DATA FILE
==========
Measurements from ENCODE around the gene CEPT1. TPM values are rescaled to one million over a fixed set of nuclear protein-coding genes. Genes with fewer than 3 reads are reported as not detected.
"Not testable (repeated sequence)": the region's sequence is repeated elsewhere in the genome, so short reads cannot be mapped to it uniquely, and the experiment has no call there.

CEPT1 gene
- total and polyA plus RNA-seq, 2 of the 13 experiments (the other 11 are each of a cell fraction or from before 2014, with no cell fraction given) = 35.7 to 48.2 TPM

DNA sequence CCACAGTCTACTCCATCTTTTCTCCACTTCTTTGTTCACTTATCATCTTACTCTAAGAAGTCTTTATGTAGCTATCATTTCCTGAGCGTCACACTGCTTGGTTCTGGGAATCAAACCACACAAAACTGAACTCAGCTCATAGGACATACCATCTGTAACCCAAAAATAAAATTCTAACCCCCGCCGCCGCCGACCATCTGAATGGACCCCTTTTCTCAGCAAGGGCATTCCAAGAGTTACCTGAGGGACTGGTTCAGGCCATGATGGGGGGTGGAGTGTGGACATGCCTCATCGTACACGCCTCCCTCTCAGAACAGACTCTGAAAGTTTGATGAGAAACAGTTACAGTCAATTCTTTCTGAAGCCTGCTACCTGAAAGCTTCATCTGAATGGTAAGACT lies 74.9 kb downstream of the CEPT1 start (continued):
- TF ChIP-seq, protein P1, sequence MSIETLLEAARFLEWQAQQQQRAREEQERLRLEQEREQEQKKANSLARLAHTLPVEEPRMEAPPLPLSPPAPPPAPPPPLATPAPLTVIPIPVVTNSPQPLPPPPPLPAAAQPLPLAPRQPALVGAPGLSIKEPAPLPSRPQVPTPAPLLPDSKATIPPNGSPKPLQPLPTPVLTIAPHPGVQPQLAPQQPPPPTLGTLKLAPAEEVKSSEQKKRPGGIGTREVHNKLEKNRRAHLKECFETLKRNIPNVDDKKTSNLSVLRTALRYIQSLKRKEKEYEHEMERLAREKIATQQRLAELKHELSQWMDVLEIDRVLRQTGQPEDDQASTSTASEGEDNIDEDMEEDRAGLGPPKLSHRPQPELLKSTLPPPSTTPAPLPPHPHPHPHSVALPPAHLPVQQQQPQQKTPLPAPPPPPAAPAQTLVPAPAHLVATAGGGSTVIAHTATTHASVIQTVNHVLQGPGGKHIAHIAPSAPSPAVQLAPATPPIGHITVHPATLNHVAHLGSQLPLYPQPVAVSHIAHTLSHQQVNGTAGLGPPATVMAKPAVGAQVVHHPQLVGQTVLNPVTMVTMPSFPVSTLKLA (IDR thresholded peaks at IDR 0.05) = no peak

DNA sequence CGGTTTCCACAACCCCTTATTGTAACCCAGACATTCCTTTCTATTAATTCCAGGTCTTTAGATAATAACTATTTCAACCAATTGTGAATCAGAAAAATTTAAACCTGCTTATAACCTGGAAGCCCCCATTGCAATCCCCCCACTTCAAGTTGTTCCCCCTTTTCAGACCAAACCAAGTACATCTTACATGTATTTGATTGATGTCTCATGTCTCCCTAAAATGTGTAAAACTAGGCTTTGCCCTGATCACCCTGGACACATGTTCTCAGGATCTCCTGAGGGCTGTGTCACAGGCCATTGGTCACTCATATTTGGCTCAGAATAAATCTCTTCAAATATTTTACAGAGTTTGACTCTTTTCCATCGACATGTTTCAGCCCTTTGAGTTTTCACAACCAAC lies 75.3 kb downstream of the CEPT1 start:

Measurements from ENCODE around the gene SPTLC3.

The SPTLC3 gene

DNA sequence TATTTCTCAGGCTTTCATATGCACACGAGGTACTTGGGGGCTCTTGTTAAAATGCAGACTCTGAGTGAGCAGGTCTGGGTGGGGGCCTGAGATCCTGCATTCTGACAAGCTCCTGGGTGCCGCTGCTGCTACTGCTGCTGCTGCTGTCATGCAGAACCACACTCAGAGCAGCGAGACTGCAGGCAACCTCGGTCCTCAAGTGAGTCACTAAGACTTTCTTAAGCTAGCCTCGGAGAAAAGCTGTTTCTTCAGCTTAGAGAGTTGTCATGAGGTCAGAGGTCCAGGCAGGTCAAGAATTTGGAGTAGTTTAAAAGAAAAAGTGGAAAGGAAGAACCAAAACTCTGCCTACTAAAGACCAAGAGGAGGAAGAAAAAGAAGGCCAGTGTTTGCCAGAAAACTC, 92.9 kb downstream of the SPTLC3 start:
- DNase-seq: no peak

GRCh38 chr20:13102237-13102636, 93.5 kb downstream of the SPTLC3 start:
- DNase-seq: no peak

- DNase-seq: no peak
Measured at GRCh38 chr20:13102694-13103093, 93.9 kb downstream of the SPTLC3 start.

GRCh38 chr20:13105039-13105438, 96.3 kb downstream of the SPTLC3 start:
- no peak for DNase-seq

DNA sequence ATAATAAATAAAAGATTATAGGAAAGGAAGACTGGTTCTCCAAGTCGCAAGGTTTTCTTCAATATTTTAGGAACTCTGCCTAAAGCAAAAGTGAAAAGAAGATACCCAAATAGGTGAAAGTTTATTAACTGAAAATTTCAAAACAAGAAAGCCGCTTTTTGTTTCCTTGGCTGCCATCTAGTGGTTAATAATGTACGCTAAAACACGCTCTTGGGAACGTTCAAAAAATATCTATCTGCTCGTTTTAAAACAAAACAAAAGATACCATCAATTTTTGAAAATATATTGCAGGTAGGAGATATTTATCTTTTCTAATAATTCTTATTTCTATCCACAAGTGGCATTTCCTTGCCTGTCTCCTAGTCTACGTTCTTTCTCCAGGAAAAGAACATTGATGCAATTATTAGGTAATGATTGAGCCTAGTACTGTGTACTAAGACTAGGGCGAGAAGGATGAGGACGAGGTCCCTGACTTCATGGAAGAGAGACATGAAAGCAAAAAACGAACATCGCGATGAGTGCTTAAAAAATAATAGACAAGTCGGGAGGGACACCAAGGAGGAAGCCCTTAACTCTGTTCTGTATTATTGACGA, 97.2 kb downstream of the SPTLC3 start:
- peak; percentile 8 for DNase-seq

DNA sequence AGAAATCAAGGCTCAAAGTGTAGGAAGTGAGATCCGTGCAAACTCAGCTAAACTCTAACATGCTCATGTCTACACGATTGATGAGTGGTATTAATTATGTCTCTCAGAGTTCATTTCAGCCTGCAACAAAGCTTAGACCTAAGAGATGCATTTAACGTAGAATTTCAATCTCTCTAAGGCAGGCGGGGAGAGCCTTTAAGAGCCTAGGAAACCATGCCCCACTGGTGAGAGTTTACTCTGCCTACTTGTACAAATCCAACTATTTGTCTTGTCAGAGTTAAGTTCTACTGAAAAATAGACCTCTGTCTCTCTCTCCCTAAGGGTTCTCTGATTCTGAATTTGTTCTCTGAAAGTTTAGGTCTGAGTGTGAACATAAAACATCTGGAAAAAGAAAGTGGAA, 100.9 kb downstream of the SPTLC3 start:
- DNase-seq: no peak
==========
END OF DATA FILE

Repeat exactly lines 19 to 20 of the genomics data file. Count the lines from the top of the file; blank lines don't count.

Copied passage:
- peak; percentile 8 for DNase-seq

DNA sequence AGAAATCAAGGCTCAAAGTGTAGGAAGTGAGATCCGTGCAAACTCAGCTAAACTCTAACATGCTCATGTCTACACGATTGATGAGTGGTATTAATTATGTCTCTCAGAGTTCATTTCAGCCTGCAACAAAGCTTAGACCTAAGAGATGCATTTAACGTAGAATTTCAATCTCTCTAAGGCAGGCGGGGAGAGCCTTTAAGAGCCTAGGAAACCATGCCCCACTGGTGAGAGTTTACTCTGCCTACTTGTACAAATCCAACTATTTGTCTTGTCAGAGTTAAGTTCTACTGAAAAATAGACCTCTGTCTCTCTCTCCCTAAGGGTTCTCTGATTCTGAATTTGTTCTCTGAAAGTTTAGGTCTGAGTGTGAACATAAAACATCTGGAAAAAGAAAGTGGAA, 100.9 kb downstream of the SPTLC3 start: